"Davis: Design chosen for Shrem art museum", San Francisco Chronicle, May 2013. Young, Eric. "Rehab/renovation: The Exploratorium at Pier 15," San Francisco Business Times, March 2013. Rauber, Chris. "Finalist / best health: Mills-Peninsula Medical Center," San Francisco Business Times, March 2012. Gonchar, Joann. "One Project, but Many Seismic Solutions", Architectural Record. Talarico, Wendy. "Seismic Systems that Stand Up to Nature", Architectural Record, February 2000

Lancia 1ZM

The Lancia 1Z and the Lancia 1ZM were two variations of an Italian armoured car built during World War I and which saw limited service during that war, the interwar period, during World War II. The name is misspelled as Lancia IZM. In 1916, the Lancia 1Z armoured car was built by Ansaldo of Italy, it was the most common of the early Italian armoured cars. Based on a Lancia truck, the armoured car was an advanced design for its day. For firepower the vehicle was equipped with twin turret mounted machine guns; the initial ten vehicles featured a further small turret on top with yet another machine gun. This gave the vehicle considerable firepower for the time; as a result of experiences in World War I, steel rails were installed over the top of the vehicle for cutting wire. Having had good results with the early car, another production run of a modified version or "Model 1918" was ordered; the major difference between the 1Z and 1ZM was that the 1ZM did not have the top turret with the extra machine gun.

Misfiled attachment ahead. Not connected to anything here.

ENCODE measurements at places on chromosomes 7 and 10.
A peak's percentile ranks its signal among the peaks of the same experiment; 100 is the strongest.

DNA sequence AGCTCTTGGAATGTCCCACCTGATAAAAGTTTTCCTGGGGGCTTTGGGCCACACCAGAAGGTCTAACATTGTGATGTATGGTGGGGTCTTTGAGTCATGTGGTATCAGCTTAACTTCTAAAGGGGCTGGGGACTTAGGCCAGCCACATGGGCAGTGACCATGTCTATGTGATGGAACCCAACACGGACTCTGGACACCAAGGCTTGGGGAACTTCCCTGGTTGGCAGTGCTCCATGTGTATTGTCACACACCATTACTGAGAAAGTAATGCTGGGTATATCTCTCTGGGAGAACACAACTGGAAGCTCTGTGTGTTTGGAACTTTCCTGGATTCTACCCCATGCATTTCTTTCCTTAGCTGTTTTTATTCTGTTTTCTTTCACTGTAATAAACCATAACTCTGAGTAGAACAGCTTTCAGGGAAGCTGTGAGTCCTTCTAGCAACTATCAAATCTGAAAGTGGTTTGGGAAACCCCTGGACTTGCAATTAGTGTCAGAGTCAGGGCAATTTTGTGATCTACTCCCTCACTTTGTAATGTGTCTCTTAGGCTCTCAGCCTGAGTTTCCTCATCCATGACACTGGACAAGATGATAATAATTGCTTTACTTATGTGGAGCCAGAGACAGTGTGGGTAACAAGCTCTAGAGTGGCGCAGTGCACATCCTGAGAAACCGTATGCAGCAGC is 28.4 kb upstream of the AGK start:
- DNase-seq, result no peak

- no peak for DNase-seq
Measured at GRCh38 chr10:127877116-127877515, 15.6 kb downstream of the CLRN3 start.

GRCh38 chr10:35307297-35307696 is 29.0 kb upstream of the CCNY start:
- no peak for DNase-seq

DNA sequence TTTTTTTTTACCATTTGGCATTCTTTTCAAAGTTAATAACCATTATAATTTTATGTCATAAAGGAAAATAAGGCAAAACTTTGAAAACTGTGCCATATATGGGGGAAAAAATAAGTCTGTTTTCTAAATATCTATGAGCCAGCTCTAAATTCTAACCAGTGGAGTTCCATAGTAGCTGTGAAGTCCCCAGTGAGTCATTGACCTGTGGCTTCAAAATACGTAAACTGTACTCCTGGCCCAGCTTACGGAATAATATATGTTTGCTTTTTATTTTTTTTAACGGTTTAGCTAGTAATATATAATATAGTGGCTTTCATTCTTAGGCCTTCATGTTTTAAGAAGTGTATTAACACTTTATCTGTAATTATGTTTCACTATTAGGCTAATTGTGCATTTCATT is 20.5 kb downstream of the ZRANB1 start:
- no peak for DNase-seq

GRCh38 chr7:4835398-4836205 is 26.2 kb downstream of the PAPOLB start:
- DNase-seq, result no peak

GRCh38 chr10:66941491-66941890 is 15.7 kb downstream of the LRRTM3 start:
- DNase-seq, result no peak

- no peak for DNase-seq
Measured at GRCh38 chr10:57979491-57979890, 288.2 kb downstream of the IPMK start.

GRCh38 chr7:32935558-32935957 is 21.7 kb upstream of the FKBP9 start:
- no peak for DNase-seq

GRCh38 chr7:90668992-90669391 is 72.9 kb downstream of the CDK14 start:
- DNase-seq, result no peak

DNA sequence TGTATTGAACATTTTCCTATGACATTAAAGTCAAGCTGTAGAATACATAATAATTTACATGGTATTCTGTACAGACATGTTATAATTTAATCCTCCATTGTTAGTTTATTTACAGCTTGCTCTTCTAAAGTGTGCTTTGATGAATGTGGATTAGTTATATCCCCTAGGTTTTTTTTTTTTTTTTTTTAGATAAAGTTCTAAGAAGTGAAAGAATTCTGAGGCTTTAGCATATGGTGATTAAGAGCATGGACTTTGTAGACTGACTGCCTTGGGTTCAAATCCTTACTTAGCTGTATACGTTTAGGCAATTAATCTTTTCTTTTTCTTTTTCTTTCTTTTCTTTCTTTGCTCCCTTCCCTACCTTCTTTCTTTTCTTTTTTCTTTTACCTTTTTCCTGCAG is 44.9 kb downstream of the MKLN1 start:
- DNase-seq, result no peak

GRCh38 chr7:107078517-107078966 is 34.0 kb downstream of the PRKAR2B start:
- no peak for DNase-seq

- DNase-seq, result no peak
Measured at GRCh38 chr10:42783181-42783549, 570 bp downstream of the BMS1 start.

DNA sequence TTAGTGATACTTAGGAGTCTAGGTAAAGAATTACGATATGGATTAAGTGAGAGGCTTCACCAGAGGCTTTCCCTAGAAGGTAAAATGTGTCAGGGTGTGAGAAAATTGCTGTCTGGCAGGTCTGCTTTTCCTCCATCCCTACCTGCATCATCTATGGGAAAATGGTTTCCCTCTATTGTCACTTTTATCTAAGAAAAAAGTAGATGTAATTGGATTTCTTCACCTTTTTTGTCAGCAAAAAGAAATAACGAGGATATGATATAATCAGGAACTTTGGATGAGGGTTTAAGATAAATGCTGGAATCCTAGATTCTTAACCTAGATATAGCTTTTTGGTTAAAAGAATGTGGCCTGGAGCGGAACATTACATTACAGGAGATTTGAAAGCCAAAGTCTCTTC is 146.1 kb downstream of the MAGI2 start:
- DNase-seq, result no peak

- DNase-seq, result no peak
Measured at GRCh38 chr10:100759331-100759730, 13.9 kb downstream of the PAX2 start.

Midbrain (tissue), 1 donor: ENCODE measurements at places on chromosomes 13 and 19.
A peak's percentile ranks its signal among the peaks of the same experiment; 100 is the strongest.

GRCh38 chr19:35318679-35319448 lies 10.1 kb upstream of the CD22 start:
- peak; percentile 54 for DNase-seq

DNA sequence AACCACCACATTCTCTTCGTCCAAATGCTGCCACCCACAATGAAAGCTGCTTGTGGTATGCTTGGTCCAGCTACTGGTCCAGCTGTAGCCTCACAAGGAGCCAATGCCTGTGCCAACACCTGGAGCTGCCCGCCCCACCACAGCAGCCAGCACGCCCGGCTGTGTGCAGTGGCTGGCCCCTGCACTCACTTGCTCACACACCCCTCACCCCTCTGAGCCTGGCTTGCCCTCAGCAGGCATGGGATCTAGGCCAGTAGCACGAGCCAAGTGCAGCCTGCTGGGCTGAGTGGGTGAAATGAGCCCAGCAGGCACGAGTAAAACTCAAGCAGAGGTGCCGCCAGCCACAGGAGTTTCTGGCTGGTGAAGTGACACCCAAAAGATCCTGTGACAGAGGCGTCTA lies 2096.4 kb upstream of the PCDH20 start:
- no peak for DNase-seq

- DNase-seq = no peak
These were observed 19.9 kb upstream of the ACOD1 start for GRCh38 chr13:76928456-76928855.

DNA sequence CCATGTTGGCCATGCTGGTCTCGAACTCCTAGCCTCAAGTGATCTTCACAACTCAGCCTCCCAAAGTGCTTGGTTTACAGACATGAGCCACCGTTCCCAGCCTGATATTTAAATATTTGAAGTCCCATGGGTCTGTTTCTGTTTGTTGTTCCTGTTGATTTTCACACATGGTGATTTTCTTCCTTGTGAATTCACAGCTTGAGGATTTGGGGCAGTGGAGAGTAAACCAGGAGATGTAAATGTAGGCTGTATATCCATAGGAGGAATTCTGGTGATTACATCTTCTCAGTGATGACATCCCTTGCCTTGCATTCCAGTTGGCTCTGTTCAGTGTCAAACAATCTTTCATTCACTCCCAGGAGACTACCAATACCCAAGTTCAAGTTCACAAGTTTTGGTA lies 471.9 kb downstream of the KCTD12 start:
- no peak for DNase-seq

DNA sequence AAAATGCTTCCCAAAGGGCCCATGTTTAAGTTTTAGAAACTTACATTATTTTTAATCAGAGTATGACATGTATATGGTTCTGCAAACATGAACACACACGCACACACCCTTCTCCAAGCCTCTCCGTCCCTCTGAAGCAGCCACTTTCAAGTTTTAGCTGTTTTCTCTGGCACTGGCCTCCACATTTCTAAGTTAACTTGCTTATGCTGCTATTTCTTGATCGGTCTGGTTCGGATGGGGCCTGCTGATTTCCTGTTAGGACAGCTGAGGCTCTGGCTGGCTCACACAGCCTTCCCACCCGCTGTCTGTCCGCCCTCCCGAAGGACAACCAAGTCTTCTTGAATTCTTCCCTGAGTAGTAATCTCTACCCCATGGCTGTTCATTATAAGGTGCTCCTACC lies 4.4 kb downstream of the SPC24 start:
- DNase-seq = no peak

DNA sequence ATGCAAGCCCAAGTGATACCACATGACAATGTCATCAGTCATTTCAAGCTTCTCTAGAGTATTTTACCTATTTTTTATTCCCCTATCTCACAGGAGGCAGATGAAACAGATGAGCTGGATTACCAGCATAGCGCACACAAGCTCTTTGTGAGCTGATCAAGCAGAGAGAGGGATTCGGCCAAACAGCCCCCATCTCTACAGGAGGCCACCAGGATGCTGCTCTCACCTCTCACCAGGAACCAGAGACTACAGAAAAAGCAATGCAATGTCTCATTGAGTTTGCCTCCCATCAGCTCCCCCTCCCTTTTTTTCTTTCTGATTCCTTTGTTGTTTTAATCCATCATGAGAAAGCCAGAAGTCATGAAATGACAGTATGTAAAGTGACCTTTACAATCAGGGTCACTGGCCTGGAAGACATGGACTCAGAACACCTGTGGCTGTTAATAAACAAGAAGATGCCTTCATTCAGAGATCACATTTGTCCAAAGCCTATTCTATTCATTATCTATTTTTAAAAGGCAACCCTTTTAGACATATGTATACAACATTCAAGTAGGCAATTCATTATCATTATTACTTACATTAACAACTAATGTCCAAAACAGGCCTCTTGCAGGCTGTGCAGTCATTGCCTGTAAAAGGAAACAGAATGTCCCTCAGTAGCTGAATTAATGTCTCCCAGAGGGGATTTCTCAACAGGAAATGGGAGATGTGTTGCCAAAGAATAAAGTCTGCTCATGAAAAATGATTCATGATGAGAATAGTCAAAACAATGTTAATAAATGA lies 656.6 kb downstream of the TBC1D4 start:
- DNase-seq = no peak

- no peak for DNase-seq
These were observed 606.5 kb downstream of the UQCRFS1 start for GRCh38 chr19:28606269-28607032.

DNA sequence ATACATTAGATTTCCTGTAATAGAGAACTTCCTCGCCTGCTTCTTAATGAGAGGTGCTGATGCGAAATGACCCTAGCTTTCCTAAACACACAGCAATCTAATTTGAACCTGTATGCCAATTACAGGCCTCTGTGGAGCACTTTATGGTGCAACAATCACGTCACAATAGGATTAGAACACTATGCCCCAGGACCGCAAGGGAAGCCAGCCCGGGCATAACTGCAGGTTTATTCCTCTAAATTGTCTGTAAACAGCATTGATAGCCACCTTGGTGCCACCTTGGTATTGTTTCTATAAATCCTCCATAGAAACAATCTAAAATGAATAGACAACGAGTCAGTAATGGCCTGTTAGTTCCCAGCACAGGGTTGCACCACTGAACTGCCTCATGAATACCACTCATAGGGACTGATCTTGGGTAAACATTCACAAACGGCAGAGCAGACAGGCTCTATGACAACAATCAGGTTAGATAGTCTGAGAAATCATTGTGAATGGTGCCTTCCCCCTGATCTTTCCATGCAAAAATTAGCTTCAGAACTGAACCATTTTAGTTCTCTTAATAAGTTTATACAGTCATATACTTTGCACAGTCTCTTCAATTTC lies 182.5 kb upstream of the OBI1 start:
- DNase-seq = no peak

The Lancia 1ZM was the second batch of Ansaldo-Lancia armoured cars built. 110 cars of the improved model were ordered in 1917 and all were delivered before the end of 1918. Sometimes difficult to identify from the original Lancia 1Z, the most obvious difference is the removal of the top machine gun turret; this left the 1ZM with just the one larger, twin machine gun turret. Other features that will help are that the first 1ZM's have two spare tyres mounted on the right side of the vehicle; the cooling vents and front armour of the engine compartment are different and there are fewer vision ports in the armoured crew compartment. The front bumpers were simplified. However, some of the original 1Z series were modified to initial 1ZM standard by the removal of the extra top turret and up-dating the chassis; this makes it possible to find photos of 1ZM armoured cars with both 1ZM features. American troops on the Italian Front during World War I trained with and used some of these vehicles; the Lancia 1Z/1ZM armoured car saw little combat in World War I due to the mountainous terrain in which the Italian Royal Army fought.

However, a few were deployed in the northern parts of the country where they saw combat against the Austro-Hungarian Army. After World War I, Lancia 1Z/1ZM armoured cars were sent to North Africa and to East Africa for policing duties. A few cars were sent to the Albanian Kingdom where they were to form the sole armoured force of the country for many years; some Lancia 1Z/1ZM played a minor role during the occupation of Ethiopia. Some Lancia 1Z/1ZM were sent to Spain during the Spanish Civil War and were used by the Italian Corps of Volunteer Troops; these armoured cars were hopelessly outdated by this point and performed poorly against the Spanish Republican forces. A few obsolete Lancia 1Z/1ZM armoured cars were still in use with the Italian Royal Army during World War II. In 1940 and 1941, several vehicles served with the Royal Army during the East African Campaign. In some instances, operable machines were pressed into service by other Axis forces after the Armistice of Cassibile in September 1943.

In the service of the forces of Nazi Germany, the vehicle was identified as the Panzerspähwagen 1ZM. Italy Albania Kingdom of Afghanistan Austria Austria-Hungary German Empire 1871-1918 Czechoslovakia Hungary 1918-1940 Nazi Germany Trewhitt, Philip. Armored Fighting Vehicles. New York, NY: Amber Books. P. 151. ISBN 0-7607-1260-3